“Your vision of where or who you want to be is the greatest asset you have.”

“Without having a goal it’s difficult to score.”

“Talent helps, but it won’t take you as far as ambition. Everybody wants to be good, but not many are prepared to make the sacrifices it takes to be great.”

“You can achieve the unachievable. Firstly you need to aim beyond what you are capable of. You must develop a complete disregard for where your abilities end. Try to do the things that you’re incapable of.”

“Energy; It’s 75% of the job. If you haven’t got it, be nice.”

“Do not seek praise. Seek criticism.”

“Don’t look for the next opportunity. The one you have in hand is the opportunity.”

“The person who doesn’t make mistakes is unlikely to make anything.”

“Fail, fail again. Fail better.”

“If you get stuck, draw with a different pen. Change your tools; it may free your thinking.”

And finally, for today…

“Don’t be afraid to work with the best. The best people can be difficult. They are single minded, they have tunnel vision. That’s what makes them good. They are reluctant to compromise. They can be intimidating, especially to the young, but if you approach them with an attitude that you want to do something well, they will respond positively; because they want to do something well too.”

Thanks for the BIG TIP Isabelle! See you on the other side of 50.00…

Sunday, January 5, 2014

Training Camp Sets

We are almost done with our winter version of “training camp.” This is when we can plunge headlong into swim training without the school issues that always compete for everyone’s time and attention.

Our goal this “camp” was to keep the skill building while getting in some intensity in the sets. 

Everything we did was a combination of skill development or high metabolic rate work…of course we asked for and sometimes received both. We keep working on this part of the equation; skill plus fast swimming leads to…duh, faster racing…that’s our theory anyway!

We did a fair amount of kicking daily always reminding our gang that kicking is 90% will power…so quit looking for the easier way and just bear down. We did a lot of kicking with fins on tight intervals. An example would be a set of 100’s on 1:20 blowing the whistle at the 1:05 mark. We got a lot of kids under 60 seconds for several rounds. We shall see how this translates when we go racing at our first development meet in two weeks. We think they will have increased levels of confidence in their kicking power.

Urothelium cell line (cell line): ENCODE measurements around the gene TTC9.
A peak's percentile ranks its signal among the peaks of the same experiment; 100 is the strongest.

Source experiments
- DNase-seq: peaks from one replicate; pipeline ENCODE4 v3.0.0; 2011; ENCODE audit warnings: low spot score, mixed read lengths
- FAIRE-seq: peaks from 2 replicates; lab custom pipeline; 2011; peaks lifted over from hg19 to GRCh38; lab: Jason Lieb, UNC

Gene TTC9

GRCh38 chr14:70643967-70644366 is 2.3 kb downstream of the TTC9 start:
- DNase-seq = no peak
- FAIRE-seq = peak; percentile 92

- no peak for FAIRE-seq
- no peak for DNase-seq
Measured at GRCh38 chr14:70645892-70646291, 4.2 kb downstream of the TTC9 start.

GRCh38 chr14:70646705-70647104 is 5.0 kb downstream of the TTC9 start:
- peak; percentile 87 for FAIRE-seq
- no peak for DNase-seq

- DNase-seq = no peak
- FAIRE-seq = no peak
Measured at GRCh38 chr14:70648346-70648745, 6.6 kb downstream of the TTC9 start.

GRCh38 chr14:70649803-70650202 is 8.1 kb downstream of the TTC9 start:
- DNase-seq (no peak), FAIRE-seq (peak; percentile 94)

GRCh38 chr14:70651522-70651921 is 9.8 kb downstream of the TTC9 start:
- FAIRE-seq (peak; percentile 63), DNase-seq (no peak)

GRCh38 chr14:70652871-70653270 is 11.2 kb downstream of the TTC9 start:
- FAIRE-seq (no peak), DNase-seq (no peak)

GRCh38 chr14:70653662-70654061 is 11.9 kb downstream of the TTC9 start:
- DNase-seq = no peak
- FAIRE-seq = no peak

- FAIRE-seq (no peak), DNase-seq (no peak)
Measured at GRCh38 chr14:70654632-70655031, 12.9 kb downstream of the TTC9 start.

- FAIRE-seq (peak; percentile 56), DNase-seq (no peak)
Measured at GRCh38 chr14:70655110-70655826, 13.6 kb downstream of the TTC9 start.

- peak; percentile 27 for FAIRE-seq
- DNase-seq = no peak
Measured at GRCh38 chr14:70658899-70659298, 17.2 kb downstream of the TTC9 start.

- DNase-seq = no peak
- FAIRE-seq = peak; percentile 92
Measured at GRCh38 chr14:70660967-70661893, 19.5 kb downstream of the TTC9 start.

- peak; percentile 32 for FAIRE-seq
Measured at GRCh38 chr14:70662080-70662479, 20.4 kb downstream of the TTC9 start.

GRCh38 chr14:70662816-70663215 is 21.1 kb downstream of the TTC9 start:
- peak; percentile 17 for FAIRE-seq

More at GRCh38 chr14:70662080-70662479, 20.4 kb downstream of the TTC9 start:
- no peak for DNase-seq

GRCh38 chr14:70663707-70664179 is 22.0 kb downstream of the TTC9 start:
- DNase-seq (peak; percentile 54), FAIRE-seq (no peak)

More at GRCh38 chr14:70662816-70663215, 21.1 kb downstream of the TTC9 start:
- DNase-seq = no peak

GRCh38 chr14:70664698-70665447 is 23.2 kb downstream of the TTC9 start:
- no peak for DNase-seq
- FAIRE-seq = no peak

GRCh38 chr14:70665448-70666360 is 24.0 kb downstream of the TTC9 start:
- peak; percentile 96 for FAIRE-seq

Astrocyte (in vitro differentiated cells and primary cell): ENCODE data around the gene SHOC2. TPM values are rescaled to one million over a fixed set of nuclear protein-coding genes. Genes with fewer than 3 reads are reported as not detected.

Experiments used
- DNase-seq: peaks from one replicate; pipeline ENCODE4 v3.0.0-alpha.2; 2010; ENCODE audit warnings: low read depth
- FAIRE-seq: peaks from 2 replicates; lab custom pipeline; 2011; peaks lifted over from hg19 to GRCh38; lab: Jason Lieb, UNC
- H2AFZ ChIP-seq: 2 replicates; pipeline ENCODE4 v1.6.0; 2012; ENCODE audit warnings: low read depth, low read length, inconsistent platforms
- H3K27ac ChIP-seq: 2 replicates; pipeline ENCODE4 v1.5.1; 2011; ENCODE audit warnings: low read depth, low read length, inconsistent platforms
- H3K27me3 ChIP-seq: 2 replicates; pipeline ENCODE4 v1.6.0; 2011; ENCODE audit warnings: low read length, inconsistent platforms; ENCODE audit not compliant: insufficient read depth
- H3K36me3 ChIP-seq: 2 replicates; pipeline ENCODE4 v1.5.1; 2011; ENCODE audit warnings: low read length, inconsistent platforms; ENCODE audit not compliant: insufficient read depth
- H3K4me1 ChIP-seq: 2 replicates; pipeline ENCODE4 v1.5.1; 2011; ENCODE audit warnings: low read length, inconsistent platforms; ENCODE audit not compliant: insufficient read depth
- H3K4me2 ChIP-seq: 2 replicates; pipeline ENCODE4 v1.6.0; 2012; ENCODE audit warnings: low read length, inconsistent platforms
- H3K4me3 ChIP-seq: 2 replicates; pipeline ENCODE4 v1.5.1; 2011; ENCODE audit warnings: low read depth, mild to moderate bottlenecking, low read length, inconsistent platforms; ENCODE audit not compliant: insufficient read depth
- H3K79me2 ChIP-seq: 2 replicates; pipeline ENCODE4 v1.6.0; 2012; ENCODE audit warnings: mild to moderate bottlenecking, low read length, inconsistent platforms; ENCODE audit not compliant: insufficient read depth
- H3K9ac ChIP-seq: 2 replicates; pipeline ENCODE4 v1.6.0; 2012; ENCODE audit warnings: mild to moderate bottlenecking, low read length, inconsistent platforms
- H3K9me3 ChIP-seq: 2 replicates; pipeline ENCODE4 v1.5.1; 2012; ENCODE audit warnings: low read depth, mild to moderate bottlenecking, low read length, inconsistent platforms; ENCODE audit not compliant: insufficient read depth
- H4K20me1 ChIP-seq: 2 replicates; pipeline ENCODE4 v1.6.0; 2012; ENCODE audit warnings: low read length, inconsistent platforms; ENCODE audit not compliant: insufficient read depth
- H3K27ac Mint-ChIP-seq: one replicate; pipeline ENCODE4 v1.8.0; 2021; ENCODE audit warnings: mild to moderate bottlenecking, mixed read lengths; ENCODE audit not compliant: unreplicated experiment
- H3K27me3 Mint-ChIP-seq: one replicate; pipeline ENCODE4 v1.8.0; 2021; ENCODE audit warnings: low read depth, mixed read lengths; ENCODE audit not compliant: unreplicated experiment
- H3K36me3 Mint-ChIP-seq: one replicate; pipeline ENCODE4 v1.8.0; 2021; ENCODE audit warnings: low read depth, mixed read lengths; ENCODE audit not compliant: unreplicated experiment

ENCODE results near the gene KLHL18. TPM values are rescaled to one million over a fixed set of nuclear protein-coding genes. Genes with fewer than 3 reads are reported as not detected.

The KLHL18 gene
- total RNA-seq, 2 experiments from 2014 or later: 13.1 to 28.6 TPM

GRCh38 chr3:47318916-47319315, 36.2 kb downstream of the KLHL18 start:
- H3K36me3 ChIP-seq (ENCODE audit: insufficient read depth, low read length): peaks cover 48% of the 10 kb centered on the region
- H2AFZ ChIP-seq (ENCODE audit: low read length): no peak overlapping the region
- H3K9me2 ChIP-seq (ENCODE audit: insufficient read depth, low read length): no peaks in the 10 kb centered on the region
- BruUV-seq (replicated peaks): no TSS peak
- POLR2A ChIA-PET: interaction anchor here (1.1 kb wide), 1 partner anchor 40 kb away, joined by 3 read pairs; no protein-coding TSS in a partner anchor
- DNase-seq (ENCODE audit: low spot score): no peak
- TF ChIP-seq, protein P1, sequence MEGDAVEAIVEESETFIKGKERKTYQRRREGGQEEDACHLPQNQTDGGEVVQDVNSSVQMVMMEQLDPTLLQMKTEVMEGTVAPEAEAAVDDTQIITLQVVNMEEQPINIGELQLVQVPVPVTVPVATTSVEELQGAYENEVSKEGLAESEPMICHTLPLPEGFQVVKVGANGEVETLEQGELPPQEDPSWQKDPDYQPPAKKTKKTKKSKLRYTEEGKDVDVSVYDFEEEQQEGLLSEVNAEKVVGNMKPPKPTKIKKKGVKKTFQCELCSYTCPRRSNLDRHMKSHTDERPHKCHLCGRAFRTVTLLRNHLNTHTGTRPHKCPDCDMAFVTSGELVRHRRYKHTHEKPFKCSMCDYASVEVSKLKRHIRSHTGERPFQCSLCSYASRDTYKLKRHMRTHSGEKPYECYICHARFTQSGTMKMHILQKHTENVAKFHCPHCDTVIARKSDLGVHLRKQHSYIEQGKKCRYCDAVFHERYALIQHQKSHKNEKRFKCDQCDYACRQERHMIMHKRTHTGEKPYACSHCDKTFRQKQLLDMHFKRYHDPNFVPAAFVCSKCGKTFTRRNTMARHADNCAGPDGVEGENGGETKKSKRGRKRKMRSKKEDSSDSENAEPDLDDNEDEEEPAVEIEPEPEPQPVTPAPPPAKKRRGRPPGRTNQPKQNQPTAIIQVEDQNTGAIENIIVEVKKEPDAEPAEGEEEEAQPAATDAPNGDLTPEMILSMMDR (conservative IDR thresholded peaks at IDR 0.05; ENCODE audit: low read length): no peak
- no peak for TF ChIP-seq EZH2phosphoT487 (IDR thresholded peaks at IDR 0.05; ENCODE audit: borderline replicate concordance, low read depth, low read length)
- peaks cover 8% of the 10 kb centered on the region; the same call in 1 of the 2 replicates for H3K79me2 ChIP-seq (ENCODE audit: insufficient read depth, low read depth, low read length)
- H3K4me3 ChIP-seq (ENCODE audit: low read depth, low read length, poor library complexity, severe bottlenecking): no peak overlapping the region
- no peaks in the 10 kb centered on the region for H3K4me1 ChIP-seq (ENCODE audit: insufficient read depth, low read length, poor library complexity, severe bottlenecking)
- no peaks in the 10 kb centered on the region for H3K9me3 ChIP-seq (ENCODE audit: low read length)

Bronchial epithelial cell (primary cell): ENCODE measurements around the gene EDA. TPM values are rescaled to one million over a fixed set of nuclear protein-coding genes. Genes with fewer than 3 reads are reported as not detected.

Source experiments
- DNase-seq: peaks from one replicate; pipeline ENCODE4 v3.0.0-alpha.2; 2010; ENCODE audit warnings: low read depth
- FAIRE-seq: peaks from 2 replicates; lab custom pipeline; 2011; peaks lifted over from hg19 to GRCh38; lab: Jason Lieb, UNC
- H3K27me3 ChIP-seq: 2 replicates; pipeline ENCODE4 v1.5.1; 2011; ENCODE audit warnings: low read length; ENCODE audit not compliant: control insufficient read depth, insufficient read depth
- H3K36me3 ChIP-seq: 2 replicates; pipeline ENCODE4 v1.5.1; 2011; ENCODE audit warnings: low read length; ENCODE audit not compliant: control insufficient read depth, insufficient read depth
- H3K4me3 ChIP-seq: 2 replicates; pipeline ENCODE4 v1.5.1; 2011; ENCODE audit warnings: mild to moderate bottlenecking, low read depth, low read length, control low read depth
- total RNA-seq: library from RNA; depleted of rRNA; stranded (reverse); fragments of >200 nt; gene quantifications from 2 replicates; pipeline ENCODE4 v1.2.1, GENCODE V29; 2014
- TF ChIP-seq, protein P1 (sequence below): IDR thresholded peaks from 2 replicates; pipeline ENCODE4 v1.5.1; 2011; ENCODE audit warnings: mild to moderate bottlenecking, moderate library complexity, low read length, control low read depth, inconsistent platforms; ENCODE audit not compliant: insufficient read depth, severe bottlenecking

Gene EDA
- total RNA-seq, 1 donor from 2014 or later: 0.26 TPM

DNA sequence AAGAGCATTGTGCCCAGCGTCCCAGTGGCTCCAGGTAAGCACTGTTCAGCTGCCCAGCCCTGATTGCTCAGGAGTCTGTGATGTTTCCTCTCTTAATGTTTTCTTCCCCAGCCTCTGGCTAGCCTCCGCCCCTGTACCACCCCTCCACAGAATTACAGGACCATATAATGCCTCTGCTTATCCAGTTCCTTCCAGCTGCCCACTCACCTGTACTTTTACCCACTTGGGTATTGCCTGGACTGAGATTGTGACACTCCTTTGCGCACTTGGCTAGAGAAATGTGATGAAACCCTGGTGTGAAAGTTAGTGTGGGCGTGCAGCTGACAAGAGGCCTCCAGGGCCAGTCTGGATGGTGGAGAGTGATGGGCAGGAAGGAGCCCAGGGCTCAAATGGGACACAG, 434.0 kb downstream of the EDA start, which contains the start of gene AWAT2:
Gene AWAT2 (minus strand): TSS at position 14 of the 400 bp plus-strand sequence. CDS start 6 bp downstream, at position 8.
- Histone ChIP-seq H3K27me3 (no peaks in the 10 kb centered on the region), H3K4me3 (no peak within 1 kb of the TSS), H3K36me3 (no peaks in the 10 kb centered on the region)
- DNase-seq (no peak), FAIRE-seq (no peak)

The following are four sets we used with some notes. As always, you can change the intervals to suit your needs/group ability and what you are after. We kept looking for more intensity as a rule so when the interval was generous we asked for fast swims while when the interval was skimpy, we asked everyone to make it, push into new territory.

#1 –
10x300/4 fins and paddles; #1-3 last 3 laps fast, #4-6 last 5 laps fast, #7-9 last 7 laps fast; #10 all laps fast; question, how many went faster on any of the first 9 than #10…if so why do you think that happened?

# 2 –
1x300/ tight interval – we went on 3:30, then 1x100/2 fast as possible
1x300/3:30 – 2x100/2 fast as possible
1x300/3:30 – 3x100/2 fast as possible…all the way to a round of 6x100/2 fast as you can

#3 –
4x25/.30 smooth and relaxed – flawless swimming
2x50/1 @ 80%
1x100/2 @ 90 %
4x25/.30 fast as you can
2x50/1 smooth and flawless
1x100/2 80%
4x25/.30 90%
2x50/1 fast as you can

Simply keep going through the rotation. When you have done 8 rounds of 4x25, 2x50 and 1x100 you will have done everything twice.

#4 –
10x25/.30 at 80%
10x50/1 at 80%
10x25/.30 at 90%
10x50/1 at 90%
10x25/.30 fast as you can
10x50/1 fast as you can

On this set the idea is to hold time average on the 50’s and each time through go 1 second faster on the time average for those 50’s.

The one common thread on all these sets is that very soon into the set no one was talking between swims…lots of “gathering” your resources and getting ready for the next repeat. Lots of focus and a fair amount of satisfaction afterwards…those that leaned into it knew they had moved forward.